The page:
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    @MathSofiya I have confirmed @experimentX 's answer in a slightly different way if you would like to go over it, let me know

    • one year ago
  39. TuringTest Group Title
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    \[y'=yx\implies y'-xy=0\]\[y=\sum_{n=0}^\infty a_nx^n\implies xy=\sum_{n=0}^\infty a_nx^{n+1}\]\[y'=\sum_{n=1}^\infty a_nnx^{n-1}\](notice the index starts at n=1 for the series for y' because the first term in the series for y is a constant \(a_n\) and disappears upon taking the derivative) Our problem then becomes\[\sum_{n=1}^\infty a_nnx^{n-1}-\sum_{n=0}^\infty a_nx^{n+1}=0\]The first thing is to get all the x's to the \(n^{th}\) power with index shifts, so we will start the first series one lower at n=1 (so we add 1 to n in the summand) and the second series we will shift up by 1 (so that n shifts down by 1 in the summand). Note these shifts also change the indices of the constants \(a_n\)\[\sum_{n=0}^\infty( n+1)a_{n+1}x^n-\sum_{n=1}^\infty a_{n-1}x^n=0\]Next we need to get the indices the same again (make n start at the same number for each series) To avoid doing another index shift that will take us back where we started, we will "strip" the n=0 term out of the first series\[\sum_{n=0}^\infty(n+1)a_{n+1}x^n=a_1+\sum_{n=1}^\infty(n+1)a_{n+1}x^n\]notice all we did was plug in n=1 and explicitly write that term out in front of the rest of the series. They call that "stripping out a term" in case you did not know. So we now have\[a_1+\sum_{n=1}^\infty(n+1)a_{n+1}x^n-\sum_{n=1}^\infty a_{n-1}x^n=0\]\[a_1+\sum_{n=1}^\infty[(n+1)a_{n+1}-a_{n-1}]x^n=0\]Here we now need to figure out a formula for any pattern(s) in the constants \(a_n\) First, plugging in \(n=0\) since the series is not defined we get\[n=0:a_1=0\] so now we just have\[\sum_{n=1}^\infty[(n+1)a_{n+1}-a_{n-1}]x^n=0\]and since exponentials like \(x^n\) can never be zero, and the summation sign will not change the fact that what is within the brackets must be zero we have the "recurrence relation"\[(n+1)a_{n+1}-a_{n-1}=0\implies a_{n+1}={a_{n-1}\over n+1}\]so again we start plugging in values for n starting from n=1\[n=1:a_2=\frac{a_0}2\]\[n=2:a_3=\frac{a_1}3=\frac03=0\]\[n=3:a_4=\frac{a_2}4=\frac{a_0}{2\cdot4}=\frac{a_0}{2^2(1\cdot2)}=\frac{a_0}{2^2(2!)}\]\[n=4:a_5=\frac{a_3}5=\frac05=0\]\[n=5:a_6=\frac{a_4}6=\frac{a_0}{2\cdot4\cdot6}=\frac{a_0}{2^3(3!)}\]\[~~~~~~~\vdots\]so what's the pattern for the constants? There seem to be two.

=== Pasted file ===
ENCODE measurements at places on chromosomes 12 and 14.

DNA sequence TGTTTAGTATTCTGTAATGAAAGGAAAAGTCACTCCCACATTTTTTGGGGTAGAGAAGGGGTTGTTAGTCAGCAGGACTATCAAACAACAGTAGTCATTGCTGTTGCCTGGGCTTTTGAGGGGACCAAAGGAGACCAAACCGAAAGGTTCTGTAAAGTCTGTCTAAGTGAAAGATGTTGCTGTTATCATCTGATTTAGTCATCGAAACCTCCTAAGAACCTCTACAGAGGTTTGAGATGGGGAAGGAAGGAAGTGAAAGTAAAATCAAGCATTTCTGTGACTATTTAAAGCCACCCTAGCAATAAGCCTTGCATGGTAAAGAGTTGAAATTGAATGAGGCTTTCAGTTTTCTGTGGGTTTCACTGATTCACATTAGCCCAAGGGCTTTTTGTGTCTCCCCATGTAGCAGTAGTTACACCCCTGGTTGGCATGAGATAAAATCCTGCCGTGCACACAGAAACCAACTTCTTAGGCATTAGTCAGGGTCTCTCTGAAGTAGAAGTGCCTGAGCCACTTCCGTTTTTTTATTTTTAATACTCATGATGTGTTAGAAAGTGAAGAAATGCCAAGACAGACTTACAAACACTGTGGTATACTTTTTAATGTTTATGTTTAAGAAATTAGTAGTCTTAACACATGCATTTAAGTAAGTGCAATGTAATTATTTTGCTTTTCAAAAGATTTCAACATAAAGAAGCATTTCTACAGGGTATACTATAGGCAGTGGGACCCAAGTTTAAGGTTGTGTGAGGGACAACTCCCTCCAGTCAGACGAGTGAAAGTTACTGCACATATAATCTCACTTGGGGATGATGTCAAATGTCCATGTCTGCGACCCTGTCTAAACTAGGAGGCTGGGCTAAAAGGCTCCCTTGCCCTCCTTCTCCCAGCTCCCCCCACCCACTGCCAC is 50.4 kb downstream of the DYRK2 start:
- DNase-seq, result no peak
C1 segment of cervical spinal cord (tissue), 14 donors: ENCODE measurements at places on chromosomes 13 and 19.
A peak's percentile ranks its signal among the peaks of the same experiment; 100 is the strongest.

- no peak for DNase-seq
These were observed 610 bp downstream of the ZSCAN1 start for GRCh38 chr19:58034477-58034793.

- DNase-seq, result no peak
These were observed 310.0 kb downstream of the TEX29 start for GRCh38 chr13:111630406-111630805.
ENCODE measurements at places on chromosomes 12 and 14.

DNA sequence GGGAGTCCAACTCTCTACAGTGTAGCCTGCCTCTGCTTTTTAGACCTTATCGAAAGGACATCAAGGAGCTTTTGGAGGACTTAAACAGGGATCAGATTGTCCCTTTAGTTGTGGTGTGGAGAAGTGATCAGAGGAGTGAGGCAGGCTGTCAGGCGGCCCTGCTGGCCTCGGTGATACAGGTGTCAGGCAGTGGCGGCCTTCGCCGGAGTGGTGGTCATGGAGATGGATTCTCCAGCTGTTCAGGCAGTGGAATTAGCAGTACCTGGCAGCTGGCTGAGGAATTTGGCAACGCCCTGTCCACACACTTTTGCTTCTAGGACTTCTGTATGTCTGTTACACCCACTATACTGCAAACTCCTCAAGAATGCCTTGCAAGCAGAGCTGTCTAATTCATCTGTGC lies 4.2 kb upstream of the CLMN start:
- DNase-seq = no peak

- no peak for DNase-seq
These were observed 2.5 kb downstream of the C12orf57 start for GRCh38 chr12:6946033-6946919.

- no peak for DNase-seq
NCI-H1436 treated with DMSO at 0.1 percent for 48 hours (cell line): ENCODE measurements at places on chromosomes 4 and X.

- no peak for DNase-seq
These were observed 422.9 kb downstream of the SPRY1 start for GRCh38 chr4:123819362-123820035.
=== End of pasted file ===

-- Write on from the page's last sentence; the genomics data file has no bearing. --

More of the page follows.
• one year ago
  40. MathSofiya Group Title
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    I'm back

    • one year ago
  41. TuringTest Group Title
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    at a very opportune time too :)

    • one year ago
  42. MathSofiya Group Title
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    Sorry, women and hairstylist... I'm reading everything now

    • one year ago
  43. TuringTest Group Title
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    Take your time, it's not done... not sure if I should wait for you to try the next step. I will prepare the answer in the meantime anyway :)

    • one year ago
  44. MathSofiya Group Title
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    sounds good, It's gonna take me a while to understand it. I'm gonna type questions as I come upon them.

    • one year ago
  45. MathSofiya Group Title
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    \[y=\sum_{n=0}^\infty a_nx^n\implies xy=\sum_{n=0}^\infty a_nx^{n+1}\] because \[\sum_{n=0}^\infty a_nx^n x \] since the exponents are added that's why it's \[x^{n+1}\] correct?

    • one year ago
  46. TuringTest Group Title
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    yep

    • one year ago
  47. MathSofiya Group Title
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    I understand what you did by changing, we start one lower at n=1, \[na_nx^{n-1} \implies (n+1)a_nx^n\] but why does that change where the sum starts from n=1 instead now from n=0 \[\sum_{n=1}^{\infty} \implies \sum_{n=0}^{\infty}\] sorry I guess I'm still struggling with the basics of summations